This is a delayed response to a simple experiment I conducted with my new Year 7 class last year after experiencing a less than enjoyable entry into class, in week 2. I only see this class three lessons a week so every moment I spend with them is important. As we, in Australia, are starting a new school year I find it useful to remind myself of the benefits of making great first impressions and this simple experiment adds worth to this claim.
The class lined up politely and stood quietly behind their desks waiting for further instruction, as is customary at our school. It reminded me of the scene from Ferris Beuller’s day off where the class is only physically present, not mentally.
I was most surprised by the lack of conscious awareness that they exhibited while entering. There was no recognition that they were entering a different class, with different content and different pedagogy. After the class entered quietly, in an almost robotic fashion, I asked them to leave the classroom and line up again. I must inform you that our students are very well behaved and most of the time the biggest problem is getting students out of the classroom, not into it. So, the students couldn’t work out why they were being sent outside to line up again.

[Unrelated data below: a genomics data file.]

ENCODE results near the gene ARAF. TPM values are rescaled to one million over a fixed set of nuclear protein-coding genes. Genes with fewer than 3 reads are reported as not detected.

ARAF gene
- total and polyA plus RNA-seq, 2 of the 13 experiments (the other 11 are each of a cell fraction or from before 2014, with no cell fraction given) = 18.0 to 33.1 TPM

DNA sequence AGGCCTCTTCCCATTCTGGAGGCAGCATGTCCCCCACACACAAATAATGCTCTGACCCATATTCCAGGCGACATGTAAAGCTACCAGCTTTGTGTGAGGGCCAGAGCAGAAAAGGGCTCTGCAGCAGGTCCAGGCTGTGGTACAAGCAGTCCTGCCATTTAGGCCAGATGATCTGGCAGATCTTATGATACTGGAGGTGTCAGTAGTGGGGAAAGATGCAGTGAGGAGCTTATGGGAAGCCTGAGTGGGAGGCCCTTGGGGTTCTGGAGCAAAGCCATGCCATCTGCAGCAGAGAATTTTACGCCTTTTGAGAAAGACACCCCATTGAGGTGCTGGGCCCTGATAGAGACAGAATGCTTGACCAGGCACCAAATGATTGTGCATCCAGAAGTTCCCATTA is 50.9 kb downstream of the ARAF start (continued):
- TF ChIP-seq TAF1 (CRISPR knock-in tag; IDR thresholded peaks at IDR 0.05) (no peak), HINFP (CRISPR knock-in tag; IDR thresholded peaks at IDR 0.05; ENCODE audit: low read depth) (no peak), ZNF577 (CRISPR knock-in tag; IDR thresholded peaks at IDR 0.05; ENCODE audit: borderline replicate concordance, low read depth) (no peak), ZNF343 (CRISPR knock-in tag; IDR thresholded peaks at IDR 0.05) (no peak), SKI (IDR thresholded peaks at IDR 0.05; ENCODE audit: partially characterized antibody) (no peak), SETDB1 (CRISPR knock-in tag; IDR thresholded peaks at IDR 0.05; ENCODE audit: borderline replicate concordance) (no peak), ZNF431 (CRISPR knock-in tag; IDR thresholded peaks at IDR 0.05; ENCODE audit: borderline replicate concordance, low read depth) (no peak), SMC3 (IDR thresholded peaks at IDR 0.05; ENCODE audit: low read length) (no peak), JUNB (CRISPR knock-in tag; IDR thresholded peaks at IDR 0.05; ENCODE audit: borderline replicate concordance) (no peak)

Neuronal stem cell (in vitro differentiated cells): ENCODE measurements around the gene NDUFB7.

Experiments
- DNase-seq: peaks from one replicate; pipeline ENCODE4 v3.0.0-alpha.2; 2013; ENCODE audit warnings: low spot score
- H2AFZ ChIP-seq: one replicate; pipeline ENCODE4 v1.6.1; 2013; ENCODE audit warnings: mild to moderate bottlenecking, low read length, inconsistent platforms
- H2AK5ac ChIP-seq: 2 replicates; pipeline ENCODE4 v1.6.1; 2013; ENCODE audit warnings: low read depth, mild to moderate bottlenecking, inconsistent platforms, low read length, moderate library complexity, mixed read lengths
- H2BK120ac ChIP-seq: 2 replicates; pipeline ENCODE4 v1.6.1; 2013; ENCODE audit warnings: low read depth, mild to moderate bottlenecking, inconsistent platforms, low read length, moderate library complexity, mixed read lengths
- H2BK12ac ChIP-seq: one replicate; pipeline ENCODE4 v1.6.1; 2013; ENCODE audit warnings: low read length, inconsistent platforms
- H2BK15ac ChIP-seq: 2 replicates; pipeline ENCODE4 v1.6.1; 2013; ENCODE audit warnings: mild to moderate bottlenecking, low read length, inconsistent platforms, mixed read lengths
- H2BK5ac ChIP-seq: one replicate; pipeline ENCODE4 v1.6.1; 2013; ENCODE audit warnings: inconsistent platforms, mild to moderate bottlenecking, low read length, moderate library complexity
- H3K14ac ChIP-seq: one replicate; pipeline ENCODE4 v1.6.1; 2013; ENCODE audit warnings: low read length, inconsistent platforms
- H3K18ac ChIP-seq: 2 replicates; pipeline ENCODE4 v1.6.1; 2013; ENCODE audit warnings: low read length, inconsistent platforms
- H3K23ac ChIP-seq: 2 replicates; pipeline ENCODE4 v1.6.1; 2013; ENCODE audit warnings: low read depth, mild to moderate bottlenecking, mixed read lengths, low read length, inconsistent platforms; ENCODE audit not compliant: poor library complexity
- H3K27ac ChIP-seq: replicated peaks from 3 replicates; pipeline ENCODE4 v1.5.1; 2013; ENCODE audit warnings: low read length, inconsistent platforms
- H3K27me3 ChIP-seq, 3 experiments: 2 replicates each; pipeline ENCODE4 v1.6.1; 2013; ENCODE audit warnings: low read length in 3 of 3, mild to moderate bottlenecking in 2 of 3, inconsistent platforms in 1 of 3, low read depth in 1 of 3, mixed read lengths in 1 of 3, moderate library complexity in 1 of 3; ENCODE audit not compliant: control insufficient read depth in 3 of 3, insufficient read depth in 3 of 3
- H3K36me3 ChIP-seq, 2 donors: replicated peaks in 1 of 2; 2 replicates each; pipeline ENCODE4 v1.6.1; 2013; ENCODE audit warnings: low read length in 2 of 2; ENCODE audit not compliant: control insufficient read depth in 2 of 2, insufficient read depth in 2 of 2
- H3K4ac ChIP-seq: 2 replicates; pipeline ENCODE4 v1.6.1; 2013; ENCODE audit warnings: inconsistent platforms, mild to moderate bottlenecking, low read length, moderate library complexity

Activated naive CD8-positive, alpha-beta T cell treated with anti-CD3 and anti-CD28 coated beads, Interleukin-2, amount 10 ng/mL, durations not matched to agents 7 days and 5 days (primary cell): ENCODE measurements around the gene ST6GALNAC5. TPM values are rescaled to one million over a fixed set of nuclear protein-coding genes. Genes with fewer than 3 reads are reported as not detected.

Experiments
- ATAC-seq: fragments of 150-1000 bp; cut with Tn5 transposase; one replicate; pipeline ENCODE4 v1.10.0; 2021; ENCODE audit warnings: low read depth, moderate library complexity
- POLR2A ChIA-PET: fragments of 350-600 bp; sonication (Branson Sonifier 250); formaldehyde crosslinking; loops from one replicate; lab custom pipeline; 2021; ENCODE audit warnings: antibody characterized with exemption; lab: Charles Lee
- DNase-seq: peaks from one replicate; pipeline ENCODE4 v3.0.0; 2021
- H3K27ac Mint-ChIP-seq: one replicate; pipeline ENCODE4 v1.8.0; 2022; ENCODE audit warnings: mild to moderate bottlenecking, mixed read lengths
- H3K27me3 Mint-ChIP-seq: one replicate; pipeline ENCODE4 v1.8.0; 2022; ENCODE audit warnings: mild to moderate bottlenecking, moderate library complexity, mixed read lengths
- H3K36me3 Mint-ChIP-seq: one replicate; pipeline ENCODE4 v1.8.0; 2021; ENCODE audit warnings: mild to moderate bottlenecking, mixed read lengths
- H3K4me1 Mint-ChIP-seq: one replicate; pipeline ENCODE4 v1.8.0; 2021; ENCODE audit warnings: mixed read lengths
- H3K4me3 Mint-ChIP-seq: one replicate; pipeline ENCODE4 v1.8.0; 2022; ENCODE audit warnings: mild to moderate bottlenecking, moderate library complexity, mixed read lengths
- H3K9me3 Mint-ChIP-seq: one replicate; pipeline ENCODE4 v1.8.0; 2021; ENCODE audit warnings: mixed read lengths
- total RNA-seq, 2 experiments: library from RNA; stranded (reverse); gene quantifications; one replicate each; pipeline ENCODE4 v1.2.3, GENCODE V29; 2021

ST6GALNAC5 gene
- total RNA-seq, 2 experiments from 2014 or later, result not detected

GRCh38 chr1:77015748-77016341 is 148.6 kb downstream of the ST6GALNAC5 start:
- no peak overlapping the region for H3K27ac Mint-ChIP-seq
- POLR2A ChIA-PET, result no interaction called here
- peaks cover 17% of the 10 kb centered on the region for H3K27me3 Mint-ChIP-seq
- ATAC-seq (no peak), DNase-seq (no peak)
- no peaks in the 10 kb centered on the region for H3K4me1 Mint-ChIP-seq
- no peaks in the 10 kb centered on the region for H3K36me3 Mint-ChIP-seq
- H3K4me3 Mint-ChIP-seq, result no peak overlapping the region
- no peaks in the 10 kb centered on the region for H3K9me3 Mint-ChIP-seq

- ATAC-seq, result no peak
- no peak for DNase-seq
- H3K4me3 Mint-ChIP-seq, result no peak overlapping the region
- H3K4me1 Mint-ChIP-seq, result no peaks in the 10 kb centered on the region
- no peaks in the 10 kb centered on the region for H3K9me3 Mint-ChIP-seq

Once they were outside I introduced the routine a little differently and it changed the emotion of the students. I asked them to greet me in a way that reflected the way they felt. This made them more presently aware of how they were feeling and it also gave me a clear insight into their personality and feelings at the time of the lesson. The mood dramatically changed and smiles spread across their faces. Some laughed and created interesting ways of greeting me and this conscious shift led to a much more positive and engaged classroom. We started every lesson this way and it was really a huge part of our individualized routine.
I encourage all teachers, regardless of experience, to experiment with different ways of greeting your classes to build an authentic supportive classroom environment. This kind of authentic greeting will build emotional intelligence by providing a non-threatening way for students to explore their feelings. What is arguably even more relevant is that this may just be the personal connection these ‘digital natives’ need to help them advance their communication skills.
Further to this I have provided a link to a useful resource I found at, anethicalisland.wordpress.
Good luck in 2016.